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Marin Alsop's High-Wire Concert

Marin Alsop is a conductor who likes to take risks. The Dresser wants to know how many conductors would allow the possibility that contortionists, strongmen, acrobats, juggler, and aerialists would upstage her orchestra?

Alexander Streltsov & Christine Van Loo (Aerial Duo) 1SM.jpgBefore a sold out audience March 13, 2010, in a program entitled "Cirque de la Symphonie," Alsop led the Baltimore Symphony Orchestra at Bethesda, Maryland's Music Center at Strathmore Hall in program of 20th century music that included (in the order of performance) Francis Poulenc's "The Does," Bela Bartok's "Suite from The Miraculous Mandarin," Erik Satie's "Parade," and Aaron Copland's "Suite from Billy the Kid." Except for the flamboyant Bartok composition, the front of the stage and its airspace had remarkably skilled circus performers moving with the music.

Without the performers, the Dresser was immediately drawn to Alsop's concert program and in fact (should she dare say this) had to pass up a concert by the 21st Century Consort that included a composition by Scott Wheeler, composer the Dresser knows is getting all sorts of recognition. During Poulenc's "The Does," which is a suite drawn from his larger work Les Biches, the Dresser, while mesmerized by a pair of aerialists who at points flew over the orchestra and the first several rows of audience, kept thinking but the performers are stealing the attention from the music, the musicians, and the conductor. However, the Dresser has seen the best in circus performances such as "O" by Cirque du Soleil and she had to admit that the combination of BSO and circus performers was tastefully executed.

Marin Alsop seemed to be having a lot of fun and at points turned to the performers to ensure they were where she expected them to be in the journey through the various compositions. Her introduction to the whacky "Parade," which includes sound effects from shooting guns, the striking keys of an old typewriter, and chains, was much in the tradition of Leonard Bernstein teaching his audience how to really hear the music and, in the case of Alsop's rendering of "Parade," the competition was fierce as two strongmen contortionists moved through a strange set of balancing maneuvers that looked like they were birthing each other. Jarek & Derek Promo 1SM.jpgThe end of the show had Copland's Billy the Kid entangled with a trapeze artist who could also tango and perform swing dance moves called air steps or aerials. There was nothing amateur about any of the circus performers in Alsop's concert.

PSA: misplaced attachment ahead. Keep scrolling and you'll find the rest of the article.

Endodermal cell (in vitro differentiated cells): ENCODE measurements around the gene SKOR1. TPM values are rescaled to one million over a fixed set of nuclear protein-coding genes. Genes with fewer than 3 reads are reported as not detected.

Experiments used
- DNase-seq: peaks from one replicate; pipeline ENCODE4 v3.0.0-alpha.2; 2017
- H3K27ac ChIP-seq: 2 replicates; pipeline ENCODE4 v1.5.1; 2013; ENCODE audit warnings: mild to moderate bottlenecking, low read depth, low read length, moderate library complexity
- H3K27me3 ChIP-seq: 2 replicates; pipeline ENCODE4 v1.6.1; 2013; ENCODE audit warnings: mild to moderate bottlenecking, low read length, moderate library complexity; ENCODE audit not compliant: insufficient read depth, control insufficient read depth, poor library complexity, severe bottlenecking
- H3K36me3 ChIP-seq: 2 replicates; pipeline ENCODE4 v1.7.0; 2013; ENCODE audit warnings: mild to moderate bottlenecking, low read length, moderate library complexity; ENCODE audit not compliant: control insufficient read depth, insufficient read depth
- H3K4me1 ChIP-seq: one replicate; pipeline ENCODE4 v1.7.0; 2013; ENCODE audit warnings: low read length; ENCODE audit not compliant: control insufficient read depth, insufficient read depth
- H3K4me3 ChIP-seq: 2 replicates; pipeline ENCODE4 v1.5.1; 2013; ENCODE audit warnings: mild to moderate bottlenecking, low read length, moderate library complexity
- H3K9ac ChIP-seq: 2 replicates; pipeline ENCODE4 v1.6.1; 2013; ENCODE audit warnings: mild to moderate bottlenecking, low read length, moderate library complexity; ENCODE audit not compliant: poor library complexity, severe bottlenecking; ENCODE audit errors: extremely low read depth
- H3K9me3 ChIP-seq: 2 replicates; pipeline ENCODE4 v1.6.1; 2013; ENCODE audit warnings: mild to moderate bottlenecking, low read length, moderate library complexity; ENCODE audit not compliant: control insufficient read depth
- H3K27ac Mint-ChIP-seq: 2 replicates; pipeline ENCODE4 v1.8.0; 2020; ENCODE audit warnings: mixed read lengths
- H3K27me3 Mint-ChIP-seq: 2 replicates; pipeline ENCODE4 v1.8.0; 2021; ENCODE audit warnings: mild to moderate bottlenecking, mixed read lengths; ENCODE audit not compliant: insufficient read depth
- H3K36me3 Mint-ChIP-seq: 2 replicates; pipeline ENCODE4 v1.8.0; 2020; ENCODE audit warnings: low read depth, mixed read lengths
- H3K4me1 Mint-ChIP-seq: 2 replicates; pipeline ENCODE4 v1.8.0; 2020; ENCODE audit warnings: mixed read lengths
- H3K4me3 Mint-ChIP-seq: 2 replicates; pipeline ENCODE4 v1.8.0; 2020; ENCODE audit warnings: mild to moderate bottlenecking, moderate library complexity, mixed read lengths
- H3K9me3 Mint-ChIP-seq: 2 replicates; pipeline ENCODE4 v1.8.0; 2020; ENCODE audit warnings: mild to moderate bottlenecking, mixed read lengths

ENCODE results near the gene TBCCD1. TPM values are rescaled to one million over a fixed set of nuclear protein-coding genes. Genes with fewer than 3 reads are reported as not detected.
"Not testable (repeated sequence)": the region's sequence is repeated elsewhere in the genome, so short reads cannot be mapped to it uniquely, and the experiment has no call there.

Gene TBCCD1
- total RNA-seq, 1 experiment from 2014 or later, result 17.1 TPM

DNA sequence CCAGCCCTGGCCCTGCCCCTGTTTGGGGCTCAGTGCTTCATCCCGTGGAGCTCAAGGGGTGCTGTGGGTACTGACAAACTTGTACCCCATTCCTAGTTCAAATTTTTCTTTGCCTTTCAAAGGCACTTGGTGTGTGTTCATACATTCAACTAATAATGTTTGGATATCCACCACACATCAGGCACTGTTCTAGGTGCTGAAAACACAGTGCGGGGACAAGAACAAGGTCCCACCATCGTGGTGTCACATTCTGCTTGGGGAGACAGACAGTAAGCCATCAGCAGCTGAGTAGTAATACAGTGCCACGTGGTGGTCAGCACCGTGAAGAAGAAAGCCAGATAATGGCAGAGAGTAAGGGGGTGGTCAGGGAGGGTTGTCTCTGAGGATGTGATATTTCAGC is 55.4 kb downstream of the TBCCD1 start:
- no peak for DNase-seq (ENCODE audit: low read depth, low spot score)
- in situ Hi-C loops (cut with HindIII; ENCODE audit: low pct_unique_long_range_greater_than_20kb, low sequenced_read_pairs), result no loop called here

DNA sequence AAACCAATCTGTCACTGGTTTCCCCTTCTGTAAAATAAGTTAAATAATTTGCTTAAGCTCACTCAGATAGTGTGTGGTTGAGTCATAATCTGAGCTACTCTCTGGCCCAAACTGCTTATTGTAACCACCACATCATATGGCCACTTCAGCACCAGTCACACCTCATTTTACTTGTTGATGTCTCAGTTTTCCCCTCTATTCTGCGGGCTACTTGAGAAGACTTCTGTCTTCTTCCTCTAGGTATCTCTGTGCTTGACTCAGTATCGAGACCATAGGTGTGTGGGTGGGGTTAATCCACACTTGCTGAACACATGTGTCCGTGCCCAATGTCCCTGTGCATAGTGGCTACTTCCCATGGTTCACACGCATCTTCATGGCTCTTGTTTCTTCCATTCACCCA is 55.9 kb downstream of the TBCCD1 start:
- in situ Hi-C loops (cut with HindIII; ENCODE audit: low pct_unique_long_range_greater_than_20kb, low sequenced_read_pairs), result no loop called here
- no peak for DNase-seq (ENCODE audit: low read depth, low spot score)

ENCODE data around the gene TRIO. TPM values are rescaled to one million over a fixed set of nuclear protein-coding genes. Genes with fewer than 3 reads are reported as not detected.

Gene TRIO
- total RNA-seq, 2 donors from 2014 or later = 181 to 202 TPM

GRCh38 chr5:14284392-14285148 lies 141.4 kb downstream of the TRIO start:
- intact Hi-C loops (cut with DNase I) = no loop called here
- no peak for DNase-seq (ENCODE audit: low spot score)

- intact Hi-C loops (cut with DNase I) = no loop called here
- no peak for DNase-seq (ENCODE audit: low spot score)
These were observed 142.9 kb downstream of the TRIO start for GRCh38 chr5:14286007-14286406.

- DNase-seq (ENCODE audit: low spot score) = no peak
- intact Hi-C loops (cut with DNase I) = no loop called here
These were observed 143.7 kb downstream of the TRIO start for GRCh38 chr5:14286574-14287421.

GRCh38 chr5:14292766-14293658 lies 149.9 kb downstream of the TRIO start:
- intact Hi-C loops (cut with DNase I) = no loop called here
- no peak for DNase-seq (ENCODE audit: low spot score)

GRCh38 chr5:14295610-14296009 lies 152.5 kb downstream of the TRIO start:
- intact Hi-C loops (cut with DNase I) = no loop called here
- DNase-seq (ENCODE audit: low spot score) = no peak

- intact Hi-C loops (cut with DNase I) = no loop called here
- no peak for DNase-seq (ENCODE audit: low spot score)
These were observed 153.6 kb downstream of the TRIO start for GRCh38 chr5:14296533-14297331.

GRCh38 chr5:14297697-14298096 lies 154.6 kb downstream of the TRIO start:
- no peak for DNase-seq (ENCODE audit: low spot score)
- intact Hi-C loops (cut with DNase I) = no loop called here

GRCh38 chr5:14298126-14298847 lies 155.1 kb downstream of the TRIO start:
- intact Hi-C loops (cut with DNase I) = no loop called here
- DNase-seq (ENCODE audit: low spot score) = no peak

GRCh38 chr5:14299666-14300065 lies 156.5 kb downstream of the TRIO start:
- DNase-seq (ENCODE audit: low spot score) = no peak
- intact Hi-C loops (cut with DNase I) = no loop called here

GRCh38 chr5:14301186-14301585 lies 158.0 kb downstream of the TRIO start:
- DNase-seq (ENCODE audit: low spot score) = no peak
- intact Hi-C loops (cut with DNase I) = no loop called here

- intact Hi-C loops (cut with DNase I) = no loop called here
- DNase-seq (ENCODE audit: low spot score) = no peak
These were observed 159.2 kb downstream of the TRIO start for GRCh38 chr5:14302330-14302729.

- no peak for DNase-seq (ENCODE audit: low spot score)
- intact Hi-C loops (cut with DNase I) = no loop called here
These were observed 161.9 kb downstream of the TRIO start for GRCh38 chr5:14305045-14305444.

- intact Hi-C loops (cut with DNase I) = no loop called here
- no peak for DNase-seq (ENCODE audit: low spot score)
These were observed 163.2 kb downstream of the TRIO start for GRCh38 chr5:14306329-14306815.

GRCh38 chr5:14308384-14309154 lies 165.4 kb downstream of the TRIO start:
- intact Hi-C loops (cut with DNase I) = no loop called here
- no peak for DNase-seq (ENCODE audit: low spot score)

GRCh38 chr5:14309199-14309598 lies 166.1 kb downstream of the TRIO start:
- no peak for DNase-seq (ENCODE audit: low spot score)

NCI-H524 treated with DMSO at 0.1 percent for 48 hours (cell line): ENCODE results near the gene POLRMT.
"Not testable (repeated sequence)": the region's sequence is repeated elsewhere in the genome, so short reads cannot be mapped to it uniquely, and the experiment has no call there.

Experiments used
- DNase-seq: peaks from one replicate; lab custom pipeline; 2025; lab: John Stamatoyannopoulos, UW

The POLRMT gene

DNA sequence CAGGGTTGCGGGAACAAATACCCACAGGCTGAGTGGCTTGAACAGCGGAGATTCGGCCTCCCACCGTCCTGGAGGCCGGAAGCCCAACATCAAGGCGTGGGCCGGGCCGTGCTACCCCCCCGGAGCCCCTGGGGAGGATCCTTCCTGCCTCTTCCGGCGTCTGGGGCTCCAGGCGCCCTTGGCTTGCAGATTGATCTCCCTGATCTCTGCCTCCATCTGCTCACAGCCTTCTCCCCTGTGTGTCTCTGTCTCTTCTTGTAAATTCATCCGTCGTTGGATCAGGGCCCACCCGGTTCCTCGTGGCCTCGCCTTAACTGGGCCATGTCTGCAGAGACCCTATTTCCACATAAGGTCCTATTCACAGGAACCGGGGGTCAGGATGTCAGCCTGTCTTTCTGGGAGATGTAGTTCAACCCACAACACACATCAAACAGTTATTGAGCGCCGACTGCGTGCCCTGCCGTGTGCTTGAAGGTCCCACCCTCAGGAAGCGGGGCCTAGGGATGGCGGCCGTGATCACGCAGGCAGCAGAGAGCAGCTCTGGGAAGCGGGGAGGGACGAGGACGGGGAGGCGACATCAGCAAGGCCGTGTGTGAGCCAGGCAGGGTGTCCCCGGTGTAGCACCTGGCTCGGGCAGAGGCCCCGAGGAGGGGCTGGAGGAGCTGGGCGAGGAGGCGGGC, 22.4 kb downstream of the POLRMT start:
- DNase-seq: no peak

Thanks to a gracious gift from a set of friends who hold BSO season tickets, the dresser had the best seats in the house and that being the first chairs in an upper level box positioned just a bit in front of the stage. From that height, every movement of the musicians, conductors and performers was in perfect view. What an unusual concert evening.

Here's a poem excerpt from Kristi Maxwell who celebrates parts versus the whole in a poem that begins with flying but is very much a philosophic meditation on logic and love and much in the spirit of Marin Alsop's circus concert.

LOG OF DEAD BIRDS

A wing as a bird.

A wing that catches the wind like the end of a conversation

and responds this way.

When I say bring your arm to bed

the invitation's extended to the not-arm of you.

My body is less polite.

A wing as a mouth you con me with.

I enact a minnow-shaped cabin you press into.

We plane.

Whose resistance feigns air flight demands?


Kristi Maxwell
from "log of dead birds" in Hush Sessions

Copyright © 2009 Kristi Maxwell

Photo #1: aerial artists Alexander Streltsov and Christine Van Loo
Photo #2: hand-balancing artists Jarek and Darek of "Duo Design"

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Comments (1)

maxine Kern:

Dear Dresser
Thanks for the poetry, the photos and for reminding me of a performance of Cirque De Symphonie that I saw and loved several years ago.
With Shared appreciation,
Max

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This page contains a single entry from the blog posted on March 16, 2010 8:32 PM.

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